The Associated Press by Juan A. Lozano - February 22, 2009
HOUSTON – When U.S. District Judge Samuel Kent enters a courtroom on Monday, he'll be making history, but not the good kind. Kent will join the handful of U.S. federal judges who have been a defendant, and he is the first charged with a sex crime. The judge, 59, is accused of fondling two female court employees as he tried to force them into sex acts. Jury selection in his trial is set to begin Monday. If convicted, he faces up to life in prison and a fine of up to $250,000. Kent has pleaded innocent to the six charges – five related to federal sex crimes and one for obstructing justice for allegedly lying to an investigative committee. A gag order in the case has prevented prosecutors, defense attorneys and others connected to the case from commenting.
During a court hearing last week, Dick DeGuerin, Kent's attorney, said his client wants to testify. "Judge Kent believes his conduct with both of the [women] was mutual and consensual," said DeGuerin, who has represented such high-profile clients as former U.S. House Majority Leader Tom DeLay and Branch Davidian leader David Koresh. Kent's former case manager, Cathy McBroom, filed a complaint against Kent in May 2007 and the Judicial Council of the 5th U.S. Circuit Court of Appeals began an investigation. The Associated Press does not normally name alleged victims of sexual abuse, but McBroom's attorney and her family have used her name in publicly discussing the case. The other woman was identified in court last week as Kent's former secretary.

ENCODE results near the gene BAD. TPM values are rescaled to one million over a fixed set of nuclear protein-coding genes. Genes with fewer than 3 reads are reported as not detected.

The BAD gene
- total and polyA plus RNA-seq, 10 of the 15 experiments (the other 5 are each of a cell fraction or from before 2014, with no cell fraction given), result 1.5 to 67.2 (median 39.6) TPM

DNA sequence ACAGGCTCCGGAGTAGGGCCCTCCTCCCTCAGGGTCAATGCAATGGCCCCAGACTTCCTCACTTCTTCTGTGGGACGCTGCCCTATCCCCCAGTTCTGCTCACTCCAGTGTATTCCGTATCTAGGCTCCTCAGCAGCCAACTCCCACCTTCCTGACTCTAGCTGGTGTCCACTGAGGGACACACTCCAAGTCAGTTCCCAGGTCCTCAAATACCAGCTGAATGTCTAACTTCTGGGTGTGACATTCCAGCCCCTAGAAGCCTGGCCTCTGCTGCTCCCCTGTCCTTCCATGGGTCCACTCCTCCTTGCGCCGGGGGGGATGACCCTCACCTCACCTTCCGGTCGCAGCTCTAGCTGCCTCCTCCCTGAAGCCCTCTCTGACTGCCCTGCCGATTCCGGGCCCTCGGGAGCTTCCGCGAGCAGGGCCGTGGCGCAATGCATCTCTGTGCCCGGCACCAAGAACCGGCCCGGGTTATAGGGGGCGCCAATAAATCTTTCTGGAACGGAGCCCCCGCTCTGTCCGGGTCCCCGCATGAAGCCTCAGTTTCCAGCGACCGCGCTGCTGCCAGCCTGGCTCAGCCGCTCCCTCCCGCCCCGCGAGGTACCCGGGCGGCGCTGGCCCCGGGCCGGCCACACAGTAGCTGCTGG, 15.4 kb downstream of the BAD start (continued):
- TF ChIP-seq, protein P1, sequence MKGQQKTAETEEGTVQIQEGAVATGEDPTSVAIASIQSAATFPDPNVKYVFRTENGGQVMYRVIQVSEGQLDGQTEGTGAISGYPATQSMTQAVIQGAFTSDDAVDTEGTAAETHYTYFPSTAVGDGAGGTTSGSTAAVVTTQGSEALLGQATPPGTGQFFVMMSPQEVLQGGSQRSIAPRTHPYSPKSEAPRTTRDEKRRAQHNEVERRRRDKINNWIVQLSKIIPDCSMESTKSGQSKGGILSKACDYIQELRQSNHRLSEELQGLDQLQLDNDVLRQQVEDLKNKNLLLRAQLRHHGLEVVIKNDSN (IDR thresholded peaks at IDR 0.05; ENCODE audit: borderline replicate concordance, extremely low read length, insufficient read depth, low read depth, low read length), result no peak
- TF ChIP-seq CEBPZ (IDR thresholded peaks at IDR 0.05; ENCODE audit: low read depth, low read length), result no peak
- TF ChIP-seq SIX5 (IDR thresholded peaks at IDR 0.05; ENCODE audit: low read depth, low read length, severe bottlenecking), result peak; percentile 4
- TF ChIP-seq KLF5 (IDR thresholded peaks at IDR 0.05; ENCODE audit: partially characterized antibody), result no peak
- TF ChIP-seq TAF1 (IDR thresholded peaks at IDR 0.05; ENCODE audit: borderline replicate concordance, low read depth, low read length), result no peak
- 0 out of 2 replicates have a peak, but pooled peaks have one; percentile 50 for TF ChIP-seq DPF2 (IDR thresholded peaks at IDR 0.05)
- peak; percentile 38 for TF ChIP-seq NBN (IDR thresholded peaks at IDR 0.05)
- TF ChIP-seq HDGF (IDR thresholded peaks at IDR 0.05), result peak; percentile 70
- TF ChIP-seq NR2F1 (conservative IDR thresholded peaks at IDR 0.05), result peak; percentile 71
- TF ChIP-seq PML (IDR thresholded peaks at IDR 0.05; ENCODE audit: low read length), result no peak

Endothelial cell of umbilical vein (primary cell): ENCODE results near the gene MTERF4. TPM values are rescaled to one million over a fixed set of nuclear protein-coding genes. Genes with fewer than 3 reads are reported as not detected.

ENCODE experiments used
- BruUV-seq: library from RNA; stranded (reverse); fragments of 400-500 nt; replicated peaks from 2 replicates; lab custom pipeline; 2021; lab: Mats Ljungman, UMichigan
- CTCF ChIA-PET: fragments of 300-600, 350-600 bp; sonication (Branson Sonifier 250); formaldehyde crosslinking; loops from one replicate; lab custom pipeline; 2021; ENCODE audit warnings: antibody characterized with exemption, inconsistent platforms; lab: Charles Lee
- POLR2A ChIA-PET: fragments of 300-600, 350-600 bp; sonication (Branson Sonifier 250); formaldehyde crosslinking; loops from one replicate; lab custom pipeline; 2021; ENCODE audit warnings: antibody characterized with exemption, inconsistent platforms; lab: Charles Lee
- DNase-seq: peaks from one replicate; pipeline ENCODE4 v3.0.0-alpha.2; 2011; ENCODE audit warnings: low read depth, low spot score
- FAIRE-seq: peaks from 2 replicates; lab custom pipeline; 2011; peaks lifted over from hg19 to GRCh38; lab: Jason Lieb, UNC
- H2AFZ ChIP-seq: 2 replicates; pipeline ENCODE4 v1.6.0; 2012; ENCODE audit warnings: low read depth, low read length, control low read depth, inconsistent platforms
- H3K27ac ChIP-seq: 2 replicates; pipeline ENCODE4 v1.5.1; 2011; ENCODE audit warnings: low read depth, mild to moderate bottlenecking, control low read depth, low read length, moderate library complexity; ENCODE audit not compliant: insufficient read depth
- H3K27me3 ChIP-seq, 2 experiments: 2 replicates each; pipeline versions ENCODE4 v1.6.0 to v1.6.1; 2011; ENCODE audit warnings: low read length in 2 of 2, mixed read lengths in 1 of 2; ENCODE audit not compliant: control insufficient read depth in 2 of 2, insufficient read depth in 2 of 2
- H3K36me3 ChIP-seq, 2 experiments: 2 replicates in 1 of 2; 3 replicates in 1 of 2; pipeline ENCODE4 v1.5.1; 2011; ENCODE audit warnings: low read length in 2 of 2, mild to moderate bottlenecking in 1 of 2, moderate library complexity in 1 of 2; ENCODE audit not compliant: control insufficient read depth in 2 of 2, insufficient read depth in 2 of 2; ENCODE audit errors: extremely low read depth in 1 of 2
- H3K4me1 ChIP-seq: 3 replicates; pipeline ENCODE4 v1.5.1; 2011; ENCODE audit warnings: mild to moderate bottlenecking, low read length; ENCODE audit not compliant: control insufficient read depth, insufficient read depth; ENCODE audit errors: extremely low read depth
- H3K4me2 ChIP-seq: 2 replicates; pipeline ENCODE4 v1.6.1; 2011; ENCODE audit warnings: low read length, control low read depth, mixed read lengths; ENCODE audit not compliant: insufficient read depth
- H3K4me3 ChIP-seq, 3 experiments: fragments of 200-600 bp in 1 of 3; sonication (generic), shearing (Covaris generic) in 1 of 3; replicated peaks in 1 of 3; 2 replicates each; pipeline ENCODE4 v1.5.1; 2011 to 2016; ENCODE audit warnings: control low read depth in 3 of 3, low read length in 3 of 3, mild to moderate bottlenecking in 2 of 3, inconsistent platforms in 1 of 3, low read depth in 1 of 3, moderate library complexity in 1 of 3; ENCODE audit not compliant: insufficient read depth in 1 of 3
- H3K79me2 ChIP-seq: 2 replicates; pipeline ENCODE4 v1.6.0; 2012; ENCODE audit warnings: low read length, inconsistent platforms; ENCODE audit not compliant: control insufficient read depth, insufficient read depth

McBroom accused Kent of harassing her over a four-year period, culminating in March 2007, when she said the judge pulled up her blouse and bra and tried to escalate contact until they were interrupted. DeGuerin has said Kent and his secretary were involved in a longtime affair and she is one of his "staunchest supporters." But DeGuerin has also indicated he plans to call several expert witnesses who will testify they have been treating Kent for impotence since 1999. If convicted, Kent, an appointee of President George H.W. Bush, would likely face impeachment by Congress. The last federal judge indicted was Robert F. Collins, in February 1991, for scheming with a New Orleans businessman to split a drug smuggler's $100,000 payoff. He was convicted and sentenced later that year to nearly seven years in prison.